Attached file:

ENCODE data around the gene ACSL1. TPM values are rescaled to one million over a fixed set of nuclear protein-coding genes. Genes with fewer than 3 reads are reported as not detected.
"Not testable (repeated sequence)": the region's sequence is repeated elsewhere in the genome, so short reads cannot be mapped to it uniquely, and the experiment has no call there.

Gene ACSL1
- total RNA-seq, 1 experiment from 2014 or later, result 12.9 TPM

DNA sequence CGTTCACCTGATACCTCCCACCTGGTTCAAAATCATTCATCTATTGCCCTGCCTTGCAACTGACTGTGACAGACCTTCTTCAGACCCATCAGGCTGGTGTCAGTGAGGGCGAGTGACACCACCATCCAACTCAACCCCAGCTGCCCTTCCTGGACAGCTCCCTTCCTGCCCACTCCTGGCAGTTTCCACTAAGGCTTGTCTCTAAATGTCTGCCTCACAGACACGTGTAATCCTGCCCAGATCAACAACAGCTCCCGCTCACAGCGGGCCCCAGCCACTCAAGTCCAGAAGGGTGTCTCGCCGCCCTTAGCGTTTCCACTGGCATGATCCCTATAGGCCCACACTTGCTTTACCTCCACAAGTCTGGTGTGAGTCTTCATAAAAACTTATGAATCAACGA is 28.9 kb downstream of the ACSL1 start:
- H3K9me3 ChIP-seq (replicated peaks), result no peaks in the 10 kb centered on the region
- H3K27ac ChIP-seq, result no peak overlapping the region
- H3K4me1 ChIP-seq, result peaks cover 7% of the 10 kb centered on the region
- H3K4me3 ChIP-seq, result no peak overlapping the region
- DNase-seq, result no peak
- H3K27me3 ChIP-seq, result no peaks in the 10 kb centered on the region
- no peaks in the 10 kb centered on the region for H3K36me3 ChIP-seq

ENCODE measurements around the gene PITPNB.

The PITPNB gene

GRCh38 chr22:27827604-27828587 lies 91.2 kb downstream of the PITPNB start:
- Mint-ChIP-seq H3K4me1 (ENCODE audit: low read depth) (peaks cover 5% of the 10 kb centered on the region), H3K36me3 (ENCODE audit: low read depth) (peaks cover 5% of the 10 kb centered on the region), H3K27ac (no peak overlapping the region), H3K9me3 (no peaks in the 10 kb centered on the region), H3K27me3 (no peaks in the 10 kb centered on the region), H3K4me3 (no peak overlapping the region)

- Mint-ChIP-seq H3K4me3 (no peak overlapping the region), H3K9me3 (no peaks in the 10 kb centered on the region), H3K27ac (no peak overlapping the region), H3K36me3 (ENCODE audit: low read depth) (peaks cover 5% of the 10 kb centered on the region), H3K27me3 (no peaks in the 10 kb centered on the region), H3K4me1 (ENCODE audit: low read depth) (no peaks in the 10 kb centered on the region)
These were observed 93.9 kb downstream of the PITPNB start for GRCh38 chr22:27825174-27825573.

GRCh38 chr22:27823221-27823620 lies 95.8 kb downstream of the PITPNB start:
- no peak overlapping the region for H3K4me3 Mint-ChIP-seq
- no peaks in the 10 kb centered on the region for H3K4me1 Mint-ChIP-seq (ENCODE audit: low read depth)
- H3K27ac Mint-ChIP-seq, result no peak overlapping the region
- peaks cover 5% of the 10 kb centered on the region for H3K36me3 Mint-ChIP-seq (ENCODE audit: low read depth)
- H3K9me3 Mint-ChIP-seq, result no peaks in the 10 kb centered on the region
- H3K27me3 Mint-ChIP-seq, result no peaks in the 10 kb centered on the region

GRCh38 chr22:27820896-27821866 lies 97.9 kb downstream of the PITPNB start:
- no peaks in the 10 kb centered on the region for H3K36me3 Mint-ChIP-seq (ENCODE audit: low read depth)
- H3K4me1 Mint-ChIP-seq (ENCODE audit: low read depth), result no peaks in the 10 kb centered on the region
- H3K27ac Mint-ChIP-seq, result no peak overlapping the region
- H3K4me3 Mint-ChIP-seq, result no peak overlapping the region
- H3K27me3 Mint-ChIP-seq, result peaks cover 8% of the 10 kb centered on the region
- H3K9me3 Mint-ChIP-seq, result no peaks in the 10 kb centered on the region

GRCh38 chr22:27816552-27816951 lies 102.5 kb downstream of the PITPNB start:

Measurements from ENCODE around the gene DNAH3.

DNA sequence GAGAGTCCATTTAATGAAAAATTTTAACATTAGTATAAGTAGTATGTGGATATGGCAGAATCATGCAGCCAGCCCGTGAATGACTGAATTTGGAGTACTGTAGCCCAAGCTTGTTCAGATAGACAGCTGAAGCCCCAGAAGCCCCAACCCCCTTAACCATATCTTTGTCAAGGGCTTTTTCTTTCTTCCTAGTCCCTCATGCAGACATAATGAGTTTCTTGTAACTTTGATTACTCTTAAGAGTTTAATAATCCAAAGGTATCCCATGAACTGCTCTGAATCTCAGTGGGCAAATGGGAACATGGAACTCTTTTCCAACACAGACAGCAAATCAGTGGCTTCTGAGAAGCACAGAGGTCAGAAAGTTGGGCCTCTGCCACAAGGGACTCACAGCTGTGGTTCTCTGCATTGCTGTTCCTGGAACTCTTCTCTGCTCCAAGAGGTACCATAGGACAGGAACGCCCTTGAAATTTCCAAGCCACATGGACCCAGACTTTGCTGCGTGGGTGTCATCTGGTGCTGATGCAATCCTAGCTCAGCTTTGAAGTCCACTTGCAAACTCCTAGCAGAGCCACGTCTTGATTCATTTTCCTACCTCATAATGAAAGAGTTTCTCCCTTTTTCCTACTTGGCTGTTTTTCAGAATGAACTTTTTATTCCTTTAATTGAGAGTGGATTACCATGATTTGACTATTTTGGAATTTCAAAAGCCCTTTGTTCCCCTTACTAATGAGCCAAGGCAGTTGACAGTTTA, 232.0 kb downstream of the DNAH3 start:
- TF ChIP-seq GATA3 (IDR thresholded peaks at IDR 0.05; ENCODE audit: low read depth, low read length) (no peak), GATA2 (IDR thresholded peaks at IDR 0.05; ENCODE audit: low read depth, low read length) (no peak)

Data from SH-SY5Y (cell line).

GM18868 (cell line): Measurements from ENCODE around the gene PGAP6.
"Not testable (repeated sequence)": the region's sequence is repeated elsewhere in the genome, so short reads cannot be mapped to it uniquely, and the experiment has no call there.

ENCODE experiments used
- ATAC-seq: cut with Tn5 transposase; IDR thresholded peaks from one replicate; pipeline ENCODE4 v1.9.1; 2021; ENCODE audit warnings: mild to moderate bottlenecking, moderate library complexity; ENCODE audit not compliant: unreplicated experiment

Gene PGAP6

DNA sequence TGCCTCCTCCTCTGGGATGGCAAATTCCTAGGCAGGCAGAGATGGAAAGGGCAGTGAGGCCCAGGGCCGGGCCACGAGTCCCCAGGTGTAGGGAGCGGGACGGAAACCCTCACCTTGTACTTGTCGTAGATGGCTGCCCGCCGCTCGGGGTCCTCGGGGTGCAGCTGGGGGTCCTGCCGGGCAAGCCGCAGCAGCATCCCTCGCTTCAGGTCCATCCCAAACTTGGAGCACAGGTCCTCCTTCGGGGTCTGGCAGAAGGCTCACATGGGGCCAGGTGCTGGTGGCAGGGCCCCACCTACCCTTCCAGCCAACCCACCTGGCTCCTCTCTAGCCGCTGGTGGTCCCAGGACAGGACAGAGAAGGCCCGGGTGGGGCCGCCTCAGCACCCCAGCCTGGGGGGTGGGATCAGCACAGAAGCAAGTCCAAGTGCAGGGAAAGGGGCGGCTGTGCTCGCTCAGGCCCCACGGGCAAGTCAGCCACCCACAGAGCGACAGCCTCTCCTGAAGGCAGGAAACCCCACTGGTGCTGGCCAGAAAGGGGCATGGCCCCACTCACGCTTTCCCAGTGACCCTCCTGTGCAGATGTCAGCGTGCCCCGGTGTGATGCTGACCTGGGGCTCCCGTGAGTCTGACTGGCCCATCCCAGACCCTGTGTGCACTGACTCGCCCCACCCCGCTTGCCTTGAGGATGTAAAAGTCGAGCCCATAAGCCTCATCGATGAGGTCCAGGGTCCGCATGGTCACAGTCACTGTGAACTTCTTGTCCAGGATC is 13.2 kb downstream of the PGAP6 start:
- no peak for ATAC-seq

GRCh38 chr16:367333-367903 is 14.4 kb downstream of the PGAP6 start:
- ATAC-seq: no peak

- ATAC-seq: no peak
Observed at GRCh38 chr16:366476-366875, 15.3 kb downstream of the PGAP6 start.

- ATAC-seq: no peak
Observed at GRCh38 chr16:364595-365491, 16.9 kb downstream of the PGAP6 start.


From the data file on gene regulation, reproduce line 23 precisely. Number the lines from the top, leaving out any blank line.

- peaks cover 5% of the 10 kb centered on the region for H3K36me3 Mint-ChIP-seq (ENCODE audit: low read depth)